Spanish has become so important that the Republican leader in the senate, Bill Frist, who has presidential aspirations, began studying Spanish and dared to record in Spanish a political statement on the contentious Central America Free Trade Agreement (Cafta), in his unmistakable Tennessee accent.
"Many politicians are studying Spanish. It is a phenomenon that reflects the demographic, cultural and political reality of the country," said Michael Shifter of Inter-American Dialogue, a Washington-based research institute.
"The trend of speaking Spanish will increase over the next few years," not only inside Congress but also in public, Shifter said.
Shifter jokes that "Soon no one will speak English in Congress."
But no one jokes about accommodating the increasing political weight of US Latinos, whose votes have become a key to political success in recent years.
The spread of Spanish inside the buildings of congress has been going on for five or six years, said Fabiola Rodriguez, director for Spanish media in the office of senate minority leader Harry Reid.
Rodriguez, whose post was created at the beginning of this year, said the embrace of Spanish follows the sharp growth of the US Latino population and of Spanish-language media. Spanish language newspapers have tripled their circulation since 1990, she noted.
"The politicians have come to understand that there is a void, and that they have to give information in the preferred idiom of many Hispanics," said Rodriguez.
Alejandro Burgos, who has been responsible for Spanish language communications for the Republican Party for just over a year, said "the future of our party depends in a great part on our skill in attracting more Hispanics."
Latino support was important to the success of President George W Bush in the 2004 election, Burgos said. Bush received between 35% and 45% of the Hispanic vote, and Burgos does not conceal his determination to increase that share.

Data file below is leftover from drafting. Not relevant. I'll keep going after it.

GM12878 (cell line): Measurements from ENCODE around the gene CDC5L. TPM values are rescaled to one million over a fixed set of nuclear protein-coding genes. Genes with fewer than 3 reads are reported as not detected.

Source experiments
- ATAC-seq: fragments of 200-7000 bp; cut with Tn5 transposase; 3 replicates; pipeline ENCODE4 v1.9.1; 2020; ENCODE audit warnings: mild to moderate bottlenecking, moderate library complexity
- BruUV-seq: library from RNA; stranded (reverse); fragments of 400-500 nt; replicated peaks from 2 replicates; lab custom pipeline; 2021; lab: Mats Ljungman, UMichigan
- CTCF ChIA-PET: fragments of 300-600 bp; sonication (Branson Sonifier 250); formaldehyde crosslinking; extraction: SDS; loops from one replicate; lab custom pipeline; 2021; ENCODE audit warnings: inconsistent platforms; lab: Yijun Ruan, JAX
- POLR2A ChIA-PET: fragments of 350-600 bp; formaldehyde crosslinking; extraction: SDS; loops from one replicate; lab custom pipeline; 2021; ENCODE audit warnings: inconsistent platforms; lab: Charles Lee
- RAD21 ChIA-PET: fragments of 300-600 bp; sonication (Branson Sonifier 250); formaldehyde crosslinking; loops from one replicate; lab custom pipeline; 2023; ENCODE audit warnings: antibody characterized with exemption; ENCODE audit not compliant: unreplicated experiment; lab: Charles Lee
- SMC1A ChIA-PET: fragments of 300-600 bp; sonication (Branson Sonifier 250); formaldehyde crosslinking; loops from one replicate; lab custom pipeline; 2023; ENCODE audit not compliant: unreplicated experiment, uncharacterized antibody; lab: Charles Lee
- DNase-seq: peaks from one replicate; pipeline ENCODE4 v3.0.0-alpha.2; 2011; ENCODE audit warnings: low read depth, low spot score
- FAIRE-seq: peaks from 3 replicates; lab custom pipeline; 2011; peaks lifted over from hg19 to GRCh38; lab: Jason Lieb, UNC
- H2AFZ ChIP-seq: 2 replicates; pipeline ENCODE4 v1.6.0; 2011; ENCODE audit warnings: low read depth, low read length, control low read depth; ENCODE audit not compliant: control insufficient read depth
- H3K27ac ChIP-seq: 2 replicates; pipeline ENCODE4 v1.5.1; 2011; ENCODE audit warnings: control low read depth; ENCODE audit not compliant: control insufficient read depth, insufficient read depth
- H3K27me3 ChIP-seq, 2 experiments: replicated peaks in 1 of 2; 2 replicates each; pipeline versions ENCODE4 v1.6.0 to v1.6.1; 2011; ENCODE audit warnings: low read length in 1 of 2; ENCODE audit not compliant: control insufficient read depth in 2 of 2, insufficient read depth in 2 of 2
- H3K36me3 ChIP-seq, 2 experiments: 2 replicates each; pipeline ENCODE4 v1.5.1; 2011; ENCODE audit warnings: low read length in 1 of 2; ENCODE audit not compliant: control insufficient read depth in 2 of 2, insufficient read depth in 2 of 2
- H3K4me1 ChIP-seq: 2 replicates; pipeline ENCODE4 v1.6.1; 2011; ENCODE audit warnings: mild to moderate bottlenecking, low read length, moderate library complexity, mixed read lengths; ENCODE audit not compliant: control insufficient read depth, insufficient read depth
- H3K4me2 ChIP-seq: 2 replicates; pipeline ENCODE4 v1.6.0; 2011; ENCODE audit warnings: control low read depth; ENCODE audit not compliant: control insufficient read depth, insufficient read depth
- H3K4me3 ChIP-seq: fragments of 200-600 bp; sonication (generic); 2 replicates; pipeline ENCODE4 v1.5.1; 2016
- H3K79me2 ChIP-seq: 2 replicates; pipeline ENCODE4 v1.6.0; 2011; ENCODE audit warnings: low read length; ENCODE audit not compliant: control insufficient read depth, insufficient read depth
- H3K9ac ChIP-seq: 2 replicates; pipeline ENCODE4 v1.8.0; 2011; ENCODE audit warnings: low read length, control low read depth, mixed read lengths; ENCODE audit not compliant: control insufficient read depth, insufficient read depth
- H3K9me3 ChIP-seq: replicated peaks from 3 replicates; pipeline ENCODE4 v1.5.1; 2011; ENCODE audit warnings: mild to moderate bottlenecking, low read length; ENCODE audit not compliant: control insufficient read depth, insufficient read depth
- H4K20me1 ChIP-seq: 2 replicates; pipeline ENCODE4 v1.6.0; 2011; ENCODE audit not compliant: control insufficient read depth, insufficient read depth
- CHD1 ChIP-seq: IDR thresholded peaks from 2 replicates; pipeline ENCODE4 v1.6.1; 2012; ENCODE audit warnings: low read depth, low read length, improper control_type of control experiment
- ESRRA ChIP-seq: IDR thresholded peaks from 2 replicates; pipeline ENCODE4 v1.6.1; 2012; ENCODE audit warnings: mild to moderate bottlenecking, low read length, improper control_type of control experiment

"We aim to expand the audience receiving our Republican message, with the goal of increasing our support" among Hispanics, Burgos said.
Like Frist, a number of legislators like Democrats Hillary Clinton and John Kerry have hired bilingual communications assistants, producing more official communications in Spanish and holding bilingual press conferences inside congress.
Spanish has made its way onto the floors of the senate and house of representatives, where the many elected Latinos speak among themselves in their original language.
More boldly, in February, Florida Republican Mel Martinez spoke on the Senate floor in Spanish to support the candidacy of Alberto Gonzalez as US attorney general.
And more recently, Colorado Democrat Ken Salazar used Spanish to justify his opposition to Cafta
"I like to speak Spanish," Salazar explained, saying he is proud of the language of his ancestors. Shrugging off the public criticisms Martinez reaped for not limiting his speeches to English, Salazar said he was determined to continue Spanish oration.
"Up until now I have not been told to shut my mouth," he said.
"They can't tell me not to speak for at least five and a half years," referring to the next election for his seat. "I can say anything that I want to, in the language I want to," he said.